by Spiros Zodhiates<!DOCTYPE HTML PUBLIC "-//W3C//DTD HTML 4.0 Transitional//EN">
“Paul, an apostle of Jesus Christ by the commandment of God our Savior, and Lord Jesus Christ, which is our hope.”
Only God could turn a letter of encouragement and exhortation into a treatise on local church government and polity. Such is Paul’s first letter to Timothy, his “own son in the faith” (see v. 2). Although 1 Timothy is by no means a long letter, like those to the Romans or Corinthians, Paul’s main purpose in writing is to spell out the ground rules of the local church and how a pastor should lead the congregation which God has entrusted to him.
Before delving into the background of 1 Timothy, I would like to define “epistle.” This word has Greek origins and signifies more than just a “letter,” as it is often defined in modern terminology. Its Greek equivalent is epistoleâ and while calling it a “letter” may suffice as a basic definition, the epistles that comprise much of the New Testament are more than notes exchanged between friends.
Instead, each epistle is a grouping of summary statements that touch on a theme of mutual interest between the writer and the recipients. For Paul and his pupil, Timothy, their shared concern was the local church and the principles of its proper governance.
A little background on the Apostle Paul will, I believe, aid in understanding his purpose for writing to Timothy, as well as his ability to offer counsel applicable to the local church context:
Born to Jewish parents in the Greco-Roman city of Tarsus, Paul came into the world a free man, having inherited Roman citizenship (Acts 22:28-29). Obviously, he was not raised in a Christian home but was educated in the Hebraic traditions of his ancestors to such an extent that he eventually became a Pharisee and was closely connected to the Jews’ highest ruling body, the Sanhedrin (Acts 22:3; 26: 4; Phil. 3:5). Furthermore, the apostle’s facility in quoting the Greek poets Aratus (Acts 17:28) and Menander (1 Cor. 15:33) as well as the Cretan Epimenides (Titus 1:12) suggests that he was well-versed in Classical Greek literature. Because of his multifaceted training, Paul was able to converse freely with Jews, Greeks, and other Gentiles.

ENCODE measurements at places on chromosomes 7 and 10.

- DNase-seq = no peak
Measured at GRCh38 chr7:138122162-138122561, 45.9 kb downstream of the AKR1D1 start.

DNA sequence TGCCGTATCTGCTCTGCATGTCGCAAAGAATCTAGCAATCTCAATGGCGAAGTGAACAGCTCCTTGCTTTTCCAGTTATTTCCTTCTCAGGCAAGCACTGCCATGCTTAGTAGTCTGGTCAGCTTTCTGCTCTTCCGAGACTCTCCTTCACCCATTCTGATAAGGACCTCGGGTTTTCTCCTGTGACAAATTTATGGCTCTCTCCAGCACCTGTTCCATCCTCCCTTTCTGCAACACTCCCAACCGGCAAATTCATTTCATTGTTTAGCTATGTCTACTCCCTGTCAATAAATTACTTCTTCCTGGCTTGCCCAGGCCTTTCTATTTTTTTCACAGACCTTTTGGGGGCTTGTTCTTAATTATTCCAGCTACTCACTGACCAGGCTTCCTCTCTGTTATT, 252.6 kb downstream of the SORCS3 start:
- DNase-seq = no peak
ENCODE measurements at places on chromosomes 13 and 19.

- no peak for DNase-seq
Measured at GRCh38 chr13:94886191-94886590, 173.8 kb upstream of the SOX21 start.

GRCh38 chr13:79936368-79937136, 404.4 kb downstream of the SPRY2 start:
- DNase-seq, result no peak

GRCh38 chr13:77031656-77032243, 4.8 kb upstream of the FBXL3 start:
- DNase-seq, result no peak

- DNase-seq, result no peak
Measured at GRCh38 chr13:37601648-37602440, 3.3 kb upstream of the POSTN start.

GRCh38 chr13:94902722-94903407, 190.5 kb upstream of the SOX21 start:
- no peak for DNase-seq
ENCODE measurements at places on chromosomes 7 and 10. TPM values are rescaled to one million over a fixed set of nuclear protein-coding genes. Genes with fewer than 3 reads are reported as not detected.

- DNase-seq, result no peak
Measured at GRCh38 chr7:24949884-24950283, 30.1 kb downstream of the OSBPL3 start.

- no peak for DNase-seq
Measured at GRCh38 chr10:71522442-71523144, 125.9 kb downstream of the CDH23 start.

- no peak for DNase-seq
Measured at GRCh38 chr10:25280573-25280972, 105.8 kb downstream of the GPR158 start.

After his conversion to Christianity and subsequent setting apart for ministry (Acts 9:1-22; Gal. 1: 15—2:1), he became known as “the apostle of the Gentiles” (Rom. 11:13, cf. Gal. 2:9) and spent the remainder of his life ministering throughout the Roman Empire.
Paul was, most likely, writing from a Roman prison when he penned this first pastoral epistle. His incarceration for the gospel spanned approximately four years (AD 63-67) during which time it is thought that he composed the epistles to Timothy, Titus, and possibly the Hebrews. At the time of Paul’s imprisonment, Timothy was pastoring a local church in Ephesus and the apostle recognized that his pupil would probably need some guidance in fulfilling his role as the shepherd of a congregation. In the exegesis of verse 2 we will consider Timothy’s upbringing as well as the years he spent under Paul’s tutelage.
Although 1 Timothy is a letter of dynamic teaching and divine insight, it is still a letter. As such, the first priority on Paul’s agenda is to identify himself. In the Greek, “Paul” (Paúlos) means “small,” “few” or “chronologically short” and, as a name, may spring from Latin roots. However, Paul was not the apostle’s original name—he was first known as “Saul,” (Acts 7:58; 8:1-3; 9:1-28; 13:1-13), an appellation of Jewish derivation meaning “desired” or “asked for.”
There seems to be no clear explanation why Paul changed his name from Saul, but name-changing may have been a common practice among first-century believers as a sign of their new life in Christ. For example, Barnabas, Hebrew for “son of comfort”) was given his name by the apostles—he was originally called Joses (Acts 4:36).